Not only authoritarian-regime elites, but important segments of the societal elites in the Middle East consider the perspective of a "re-ordering" of the region from abroad a serious threat. At the same time, these elites have an interest in containing the potential for regional conflict and enhancing regional security. The idea of a Conference on Security and Cooperation in the Middle East (CSCME) was first raised by regional actors such as Jordan's former crown prince, Hassan bin Talal. Most probably, it is still too early to launch and implement such a comprehensive project that would include the entire region from Morocco or Mauretania to Iran. Ultimately, a CSCE-type process for all of the MENA region will only be crowned with success if the territorial conflict between Israel and its neighbors is resolved, or if a solution is in sight.

However, this does not exclude the possibility of establishing subregional confidence and security-building measures or even CSCE-type negotiations and institutions. Both in the Western Mediterranean and in the Gulf, there are good prospects for establishing certain more limited forms of security-policy cooperation in which the United States, the EU and other actors from outside the region should also be involved. It would make sense, for example, to set up a "Six-plus-four-plus-one" contact group for Iraq (comprising Iraq's neighbors, the four members of the Middle East Quartet, and the new Iraqi government) as a forum for the discussion and coordination of matters of common concern, such as border security, terrorism, arms and drug trafficking, and organized crime. As such, it could over time develop into a basic mechanism for confidence and security building in the Gulf region. Chances are that such a coordinating institution would transform Iraq's neighbors, who are interested parties to begin with, into stakeholders in Iraqi reconstruction and stability.

In dealing with the Middle East as well as other regions, Europe generally puts more emphasis on institution building, while the United States focuses more on the persons in charge. This is partly a reflection of the different structures of both political entities. In the United States, politics is much more personalized, and the prime decision maker is much more important. In Europe, with its complicated institutional structure, individual persons do not make so much of a difference (compare a presidential phone call from the White House and a call from the president of the European Commission).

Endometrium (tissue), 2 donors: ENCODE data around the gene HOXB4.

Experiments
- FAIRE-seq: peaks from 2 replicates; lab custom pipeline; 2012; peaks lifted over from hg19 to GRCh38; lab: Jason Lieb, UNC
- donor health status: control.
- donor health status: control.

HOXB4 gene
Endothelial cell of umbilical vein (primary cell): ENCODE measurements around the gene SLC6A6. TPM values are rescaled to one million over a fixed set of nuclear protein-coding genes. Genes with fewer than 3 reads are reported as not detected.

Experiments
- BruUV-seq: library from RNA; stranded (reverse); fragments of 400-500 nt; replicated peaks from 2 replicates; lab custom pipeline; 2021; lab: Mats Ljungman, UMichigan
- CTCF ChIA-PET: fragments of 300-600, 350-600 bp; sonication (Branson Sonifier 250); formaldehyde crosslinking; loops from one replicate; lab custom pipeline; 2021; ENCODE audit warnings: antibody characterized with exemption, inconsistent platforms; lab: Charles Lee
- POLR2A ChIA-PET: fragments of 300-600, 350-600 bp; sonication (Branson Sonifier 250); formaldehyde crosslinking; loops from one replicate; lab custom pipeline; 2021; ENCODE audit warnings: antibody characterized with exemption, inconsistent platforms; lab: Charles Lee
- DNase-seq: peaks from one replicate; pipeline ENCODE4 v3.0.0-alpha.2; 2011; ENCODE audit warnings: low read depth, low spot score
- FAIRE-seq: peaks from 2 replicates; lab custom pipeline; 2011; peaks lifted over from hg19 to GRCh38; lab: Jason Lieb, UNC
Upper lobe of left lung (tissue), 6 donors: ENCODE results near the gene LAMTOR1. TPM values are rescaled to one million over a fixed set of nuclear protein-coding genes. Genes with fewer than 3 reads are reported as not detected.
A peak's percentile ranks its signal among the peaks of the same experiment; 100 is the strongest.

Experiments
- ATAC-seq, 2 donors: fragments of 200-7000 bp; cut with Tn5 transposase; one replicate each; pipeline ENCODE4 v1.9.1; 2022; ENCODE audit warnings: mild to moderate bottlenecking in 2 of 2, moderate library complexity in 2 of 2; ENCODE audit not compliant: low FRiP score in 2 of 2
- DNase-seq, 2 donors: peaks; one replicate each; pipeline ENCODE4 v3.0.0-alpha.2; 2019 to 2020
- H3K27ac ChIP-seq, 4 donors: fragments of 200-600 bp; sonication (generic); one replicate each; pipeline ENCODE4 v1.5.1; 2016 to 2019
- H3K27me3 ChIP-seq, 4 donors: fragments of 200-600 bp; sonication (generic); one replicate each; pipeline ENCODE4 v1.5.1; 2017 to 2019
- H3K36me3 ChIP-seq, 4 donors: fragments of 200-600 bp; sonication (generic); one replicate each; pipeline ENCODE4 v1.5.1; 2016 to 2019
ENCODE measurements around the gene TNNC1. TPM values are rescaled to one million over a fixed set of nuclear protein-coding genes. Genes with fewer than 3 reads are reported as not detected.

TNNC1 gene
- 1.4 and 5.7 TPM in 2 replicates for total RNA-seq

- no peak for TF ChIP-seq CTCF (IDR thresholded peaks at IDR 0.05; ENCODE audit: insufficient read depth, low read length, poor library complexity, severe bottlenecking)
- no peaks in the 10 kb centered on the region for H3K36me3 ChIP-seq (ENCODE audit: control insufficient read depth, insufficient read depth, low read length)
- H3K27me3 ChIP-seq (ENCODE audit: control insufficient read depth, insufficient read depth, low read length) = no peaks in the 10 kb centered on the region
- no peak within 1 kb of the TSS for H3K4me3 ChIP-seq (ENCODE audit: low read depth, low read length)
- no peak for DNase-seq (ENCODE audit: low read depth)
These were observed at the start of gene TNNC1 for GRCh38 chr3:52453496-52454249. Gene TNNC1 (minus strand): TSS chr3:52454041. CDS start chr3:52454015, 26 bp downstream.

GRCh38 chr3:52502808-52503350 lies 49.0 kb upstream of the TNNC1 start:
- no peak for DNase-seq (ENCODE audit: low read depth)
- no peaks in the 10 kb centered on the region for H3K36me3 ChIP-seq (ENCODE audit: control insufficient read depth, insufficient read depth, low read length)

The clearest example for this difference in approaches can be seen in the EU-U.S. debate about how to deal with Palestinian president Yasir Arafat. U.S. and EU policy makers may agree about Mr. Arafat's personality. But, while the U.S. administration has decided to boycott him, the EU maintains relations, stressing the importance of maintaining institutions that Europe and the United States have themselves helped to create. The Palestinian presidential elections in 1996 were supported and monitored by EU and U.S. officials. Rather than demanding a change in the Palestinian leadership, the EU concentrates on strengthening the Palestinian legislative branch and supports wide-ranging administrative reforms. Arafat, after all, is the most democratically elected Arab leader. The European approach does not necessarily reflect sympathy for Arafat or the Palestinians, but the conviction that one cannot ignore the choice of the Palestinian people if one's calls for "Arab democracy" are to be taken as seriously.

In principle, the German federal government and the U.S. administration agree – albeit for somewhat different reasons – that Turkey needs to be given the prospect of EU membership. European and German policy makers should be aware that the way in which the EU and Europe deal with Turkey and its desire to join the Union will be of great importance for Europe's mid- and long-term relations with Middle Eastern countries.

Turkey's membership in the EU would radically alter the geopolitical parameters of Europe, as Syria, Iraq and Iran would then become direct neighbours of the EU. But one need not consider Turkey as part of a "Greater" Middle East to reach the conclusion that its internal developments and the manner in which it is treated by Europe will have a considerable impact on political debates and developments in the countries of the Middle East. Offering Ankara a serious prospect of EU accession would also bolster the credibility of European policy vis-ΰ-vis other Muslim countries.